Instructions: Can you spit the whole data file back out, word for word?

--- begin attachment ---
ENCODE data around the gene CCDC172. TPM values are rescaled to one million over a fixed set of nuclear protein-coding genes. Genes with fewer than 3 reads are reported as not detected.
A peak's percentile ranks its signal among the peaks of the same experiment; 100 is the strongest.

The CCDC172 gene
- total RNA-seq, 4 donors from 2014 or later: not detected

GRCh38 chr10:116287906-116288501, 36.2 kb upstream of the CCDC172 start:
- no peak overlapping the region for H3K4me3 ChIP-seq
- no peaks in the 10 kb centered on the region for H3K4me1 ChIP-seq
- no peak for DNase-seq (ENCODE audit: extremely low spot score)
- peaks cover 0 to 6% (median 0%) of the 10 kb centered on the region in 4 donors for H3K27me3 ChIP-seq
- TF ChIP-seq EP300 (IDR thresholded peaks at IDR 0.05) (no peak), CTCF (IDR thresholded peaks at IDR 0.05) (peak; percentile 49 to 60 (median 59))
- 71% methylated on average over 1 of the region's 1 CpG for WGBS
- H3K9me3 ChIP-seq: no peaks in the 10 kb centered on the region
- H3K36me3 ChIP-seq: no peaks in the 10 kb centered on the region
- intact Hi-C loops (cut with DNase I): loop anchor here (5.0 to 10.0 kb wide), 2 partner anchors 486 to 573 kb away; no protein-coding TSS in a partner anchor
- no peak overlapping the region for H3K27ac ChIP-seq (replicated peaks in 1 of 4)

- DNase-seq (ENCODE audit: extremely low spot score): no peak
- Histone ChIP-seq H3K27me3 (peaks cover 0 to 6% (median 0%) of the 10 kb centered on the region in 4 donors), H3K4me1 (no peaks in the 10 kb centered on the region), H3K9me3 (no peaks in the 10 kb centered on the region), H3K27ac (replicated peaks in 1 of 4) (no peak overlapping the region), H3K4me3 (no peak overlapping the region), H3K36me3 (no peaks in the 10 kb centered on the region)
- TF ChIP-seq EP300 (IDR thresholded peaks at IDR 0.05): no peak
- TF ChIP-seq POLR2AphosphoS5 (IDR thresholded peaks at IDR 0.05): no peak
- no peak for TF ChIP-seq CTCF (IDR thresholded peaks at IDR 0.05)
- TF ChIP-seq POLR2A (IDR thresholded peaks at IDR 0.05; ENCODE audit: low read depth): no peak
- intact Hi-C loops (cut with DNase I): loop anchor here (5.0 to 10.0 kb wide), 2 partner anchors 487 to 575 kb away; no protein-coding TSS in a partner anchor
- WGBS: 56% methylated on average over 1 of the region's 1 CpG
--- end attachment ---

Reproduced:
ENCODE data around the gene CCDC172. TPM values are rescaled to one million over a fixed set of nuclear protein-coding genes. Genes with fewer than 3 reads are reported as not detected.
A peak's percentile ranks its signal among the peaks of the same experiment; 100 is the strongest.

The CCDC172 gene
- total RNA-seq, 4 donors from 2014 or later: not detected

GRCh38 chr10:116287906-116288501, 36.2 kb upstream of the CCDC172 start:
- no peak overlapping the region for H3K4me3 ChIP-seq
- no peaks in the 10 kb centered on the region for H3K4me1 ChIP-seq
- no peak for DNase-seq (ENCODE audit: extremely low spot score)
- peaks cover 0 to 6% (median 0%) of the 10 kb centered on the region in 4 donors for H3K27me3 ChIP-seq
- TF ChIP-seq EP300 (IDR thresholded peaks at IDR 0.05) (no peak), CTCF (IDR thresholded peaks at IDR 0.05) (peak; percentile 49 to 60 (median 59))
- 71% methylated on average over 1 of the region's 1 CpG for WGBS
- H3K9me3 ChIP-seq: no peaks in the 10 kb centered on the region
- H3K36me3 ChIP-seq: no peaks in the 10 kb centered on the region
- intact Hi-C loops (cut with DNase I): loop anchor here (5.0 to 10.0 kb wide), 2 partner anchors 486 to 573 kb away; no protein-coding TSS in a partner anchor
- no peak overlapping the region for H3K27ac ChIP-seq (replicated peaks in 1 of 4)

- DNase-seq (ENCODE audit: extremely low spot score): no peak
- Histone ChIP-seq H3K27me3 (peaks cover 0 to 6% (median 0%) of the 10 kb centered on the region in 4 donors), H3K4me1 (no peaks in the 10 kb centered on the region), H3K9me3 (no peaks in the 10 kb centered on the region), H3K27ac (replicated peaks in 1 of 4) (no peak overlapping the region), H3K4me3 (no peak overlapping the region), H3K36me3 (no peaks in the 10 kb centered on the region)
- TF ChIP-seq EP300 (IDR thresholded peaks at IDR 0.05): no peak
- TF ChIP-seq POLR2AphosphoS5 (IDR thresholded peaks at IDR 0.05): no peak
- no peak for TF ChIP-seq CTCF (IDR thresholded peaks at IDR 0.05)
- TF ChIP-seq POLR2A (IDR thresholded peaks at IDR 0.05; ENCODE audit: low read depth): no peak
- intact Hi-C loops (cut with DNase I): loop anchor here (5.0 to 10.0 kb wide), 2 partner anchors 487 to 575 kb away; no protein-coding TSS in a partner anchor
- WGBS: 56% methylated on average over 1 of the region's 1 CpG